Ocean Freight Spoiler Alert: Here’s What We’ve Learned

Ocean Freight Spoiler Alert: Here’s What We’ve Learned

Here at CoLoadX, one of our founding principles is transparency. We strongly believe that with more information, everybody in the ocean freight industry (both Freight Forwarders and NVOCC’s) wins. But that’s not just how we built our product. Whereas many startup companies keep their learnings close to the vest, we’d like to share what we’ve learned over the past few years by interacting with customers and watching how they use our platform. So here are four conclusions we hope you’ll find useful.

Prices matter, but they’re not everything

Of course, the economics of logistics depends on dollars and cents, but the value you deliver to your customers isn’t purely economic. You may have noticed that our homepage promises “The Best Rate for Your Ocean Freight.” And while “best” often means least expensive, we embrace a broader definition that includes, transit times, carriers and other important factors. We analyze how our customers use our search, filter, and booking functions, and we’ve found that they find it extremely valuable to compare capacity options in their entirety, not just by price.

Human expertise isn’t obsolete

On the one hand, a benefit of the the CoLoadX approach is standardizing information about shipping options so users can reliably compare their choices “apples to apples.” And while that’s very helpful for objective criteria like price and capacity, in the end Forwarders must be 100% certain that their freight will arrive safely and in a reliable time frame. That’s something that -- even with today’s technology -- simply can’t be fully automated. And it’s why we have a dedicated team of logistics experts to manage issues like documentation and exceptions handling. Ocean freight still isn’t as simple as buying something on Amazon, and our customers appreciate that we have representatives with decades of experience available to ensure smooth sailing.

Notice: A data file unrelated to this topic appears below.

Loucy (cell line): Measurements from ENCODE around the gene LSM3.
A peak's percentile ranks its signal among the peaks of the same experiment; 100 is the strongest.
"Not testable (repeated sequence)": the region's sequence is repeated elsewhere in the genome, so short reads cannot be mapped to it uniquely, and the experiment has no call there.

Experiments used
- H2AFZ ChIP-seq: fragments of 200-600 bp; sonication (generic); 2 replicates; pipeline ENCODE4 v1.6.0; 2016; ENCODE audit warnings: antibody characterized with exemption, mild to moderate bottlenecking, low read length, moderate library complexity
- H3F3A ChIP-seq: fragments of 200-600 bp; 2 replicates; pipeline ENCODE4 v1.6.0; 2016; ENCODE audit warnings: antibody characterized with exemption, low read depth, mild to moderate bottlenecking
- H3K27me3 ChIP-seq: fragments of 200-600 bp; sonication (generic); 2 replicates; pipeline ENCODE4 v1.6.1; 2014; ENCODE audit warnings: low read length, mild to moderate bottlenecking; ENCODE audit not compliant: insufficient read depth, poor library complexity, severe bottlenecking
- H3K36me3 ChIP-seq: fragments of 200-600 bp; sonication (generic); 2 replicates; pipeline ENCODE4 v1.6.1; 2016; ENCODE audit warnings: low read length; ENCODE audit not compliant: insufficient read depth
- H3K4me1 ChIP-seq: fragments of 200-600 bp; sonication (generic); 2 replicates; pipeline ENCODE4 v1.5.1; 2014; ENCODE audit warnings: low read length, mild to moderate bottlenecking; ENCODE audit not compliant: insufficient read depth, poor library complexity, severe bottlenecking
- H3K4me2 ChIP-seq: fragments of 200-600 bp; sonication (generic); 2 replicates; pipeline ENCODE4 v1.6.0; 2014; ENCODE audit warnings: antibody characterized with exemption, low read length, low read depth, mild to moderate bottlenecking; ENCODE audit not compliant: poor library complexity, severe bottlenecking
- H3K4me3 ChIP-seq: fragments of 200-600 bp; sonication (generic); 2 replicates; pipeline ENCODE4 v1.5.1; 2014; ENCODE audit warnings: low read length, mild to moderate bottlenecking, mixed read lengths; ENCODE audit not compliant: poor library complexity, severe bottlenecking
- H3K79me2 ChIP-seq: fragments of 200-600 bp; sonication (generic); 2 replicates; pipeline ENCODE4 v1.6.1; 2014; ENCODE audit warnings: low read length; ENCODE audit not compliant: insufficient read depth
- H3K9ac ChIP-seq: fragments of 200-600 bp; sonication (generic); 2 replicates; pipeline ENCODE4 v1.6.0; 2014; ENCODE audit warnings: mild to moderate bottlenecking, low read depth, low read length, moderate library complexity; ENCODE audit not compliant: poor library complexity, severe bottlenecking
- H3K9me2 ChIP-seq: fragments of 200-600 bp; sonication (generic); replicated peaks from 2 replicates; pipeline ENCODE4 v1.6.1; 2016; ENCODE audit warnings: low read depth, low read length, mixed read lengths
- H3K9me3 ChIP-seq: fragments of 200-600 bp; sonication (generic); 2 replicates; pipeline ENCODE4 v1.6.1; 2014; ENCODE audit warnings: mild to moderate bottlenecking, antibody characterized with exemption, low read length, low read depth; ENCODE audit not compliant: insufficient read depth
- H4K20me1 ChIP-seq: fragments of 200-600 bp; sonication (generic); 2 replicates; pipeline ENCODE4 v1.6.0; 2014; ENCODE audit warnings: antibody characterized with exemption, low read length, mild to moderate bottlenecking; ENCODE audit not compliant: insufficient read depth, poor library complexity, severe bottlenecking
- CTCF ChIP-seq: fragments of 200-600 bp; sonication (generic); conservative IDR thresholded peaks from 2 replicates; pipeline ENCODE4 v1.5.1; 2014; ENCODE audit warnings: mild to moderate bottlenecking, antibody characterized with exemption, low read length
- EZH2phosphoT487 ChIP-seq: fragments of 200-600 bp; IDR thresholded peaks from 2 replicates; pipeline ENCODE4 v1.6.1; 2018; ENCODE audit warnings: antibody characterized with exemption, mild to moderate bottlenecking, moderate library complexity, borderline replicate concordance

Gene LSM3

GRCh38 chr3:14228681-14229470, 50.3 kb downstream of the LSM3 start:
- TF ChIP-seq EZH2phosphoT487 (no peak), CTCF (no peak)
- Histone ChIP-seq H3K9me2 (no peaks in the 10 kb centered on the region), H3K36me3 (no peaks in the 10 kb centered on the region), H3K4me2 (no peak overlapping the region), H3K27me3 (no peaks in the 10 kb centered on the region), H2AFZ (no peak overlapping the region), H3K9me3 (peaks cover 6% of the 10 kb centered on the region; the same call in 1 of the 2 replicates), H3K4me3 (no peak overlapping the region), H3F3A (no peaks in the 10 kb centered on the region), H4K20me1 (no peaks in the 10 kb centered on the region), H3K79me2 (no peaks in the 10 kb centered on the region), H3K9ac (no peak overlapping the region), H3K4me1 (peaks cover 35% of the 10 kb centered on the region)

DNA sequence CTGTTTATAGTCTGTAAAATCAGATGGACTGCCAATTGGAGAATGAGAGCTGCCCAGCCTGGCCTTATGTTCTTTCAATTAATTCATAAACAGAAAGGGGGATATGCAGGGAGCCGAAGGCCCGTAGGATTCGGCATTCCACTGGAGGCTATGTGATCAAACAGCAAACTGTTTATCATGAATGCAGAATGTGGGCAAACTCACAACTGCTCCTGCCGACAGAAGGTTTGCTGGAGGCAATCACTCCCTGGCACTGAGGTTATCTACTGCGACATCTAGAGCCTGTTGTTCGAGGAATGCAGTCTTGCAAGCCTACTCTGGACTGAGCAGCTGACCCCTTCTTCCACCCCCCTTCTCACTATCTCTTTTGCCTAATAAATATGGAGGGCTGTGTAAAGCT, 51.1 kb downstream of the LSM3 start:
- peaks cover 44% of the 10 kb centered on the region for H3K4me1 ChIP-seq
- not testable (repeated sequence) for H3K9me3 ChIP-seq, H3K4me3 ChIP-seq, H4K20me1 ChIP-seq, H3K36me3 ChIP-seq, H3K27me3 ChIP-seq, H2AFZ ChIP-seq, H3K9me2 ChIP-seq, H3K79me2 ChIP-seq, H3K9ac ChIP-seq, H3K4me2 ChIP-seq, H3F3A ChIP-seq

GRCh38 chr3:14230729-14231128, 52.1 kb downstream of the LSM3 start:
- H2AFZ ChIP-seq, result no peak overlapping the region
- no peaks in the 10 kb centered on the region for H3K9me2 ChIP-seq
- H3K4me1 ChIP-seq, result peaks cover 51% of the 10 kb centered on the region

Innovation is a line, not a dot

As a tech company, of course we are always preaching the gospel of technology and innovation. But we also understand that taking risk on new technologies is hard. Our customers want to maximize their opportunities, but they also need to minimize risk. They need to decide what to invest in and when.

What we’ve found is that adopting new technology is seldom the result of one “aha moment.” It is a process. The ones who have had the most success have gradually learned what their customers need and have adopted technology to meet that demand. As we say in the startup world, “let your customers build your product.” We’ve been impressed by the industry’s willingness to partner with us in innovation, but we’ve also learned that patience is a virtue. In the end, the motivation to innovate will always come by relationships with your customers and your ability to learn alongside them.

Ocean freight professionals are smart and curious

A lot of company blogs offer nothing more than self-promotion and public relations. We’ve tried a different approach, and it’s taught us an important lesson about how to work with our industry. We spend a lot of time crafting quality content, and we always apply three criteria before we publish anything:

  1. Is it relevant?
  2. Is it interesting?
  3. Does it have something new to say?

By applying these criteria, we’ve found ourselves not only writing about the intricacies of ocean freight, but also about broader issues of logistics, supply chain, e-commerce, retail, and global trade. The results have exceeded our every expectation. Thousands of people read and engage with our content by sharing and interacting on social media, citing us in prominent industry publications, and contacting us with their feedback.

The point here is not to pat ourselves on the back (although if you’ve read this far, it’s certainly a good sign!) What it tells us is that our audience of ocean-freight insiders aren’t just interested in industry minutia. They are forward-thinking and have a broad interest in topics in the wider world that can affect their business in the medium- and long-term as well.

We’ve gleaned these learnings by consistently trying new approaches, conducting many experiments, and, most importantly, listening to our customers. This approach will continue to guide how we continue to build CoLoadX in the coming months and years. And we hope that, by being transparent, this will help you grow your business the same way we have grown ours.

By: Fauad on June 29, 2018, 12:35 p.m.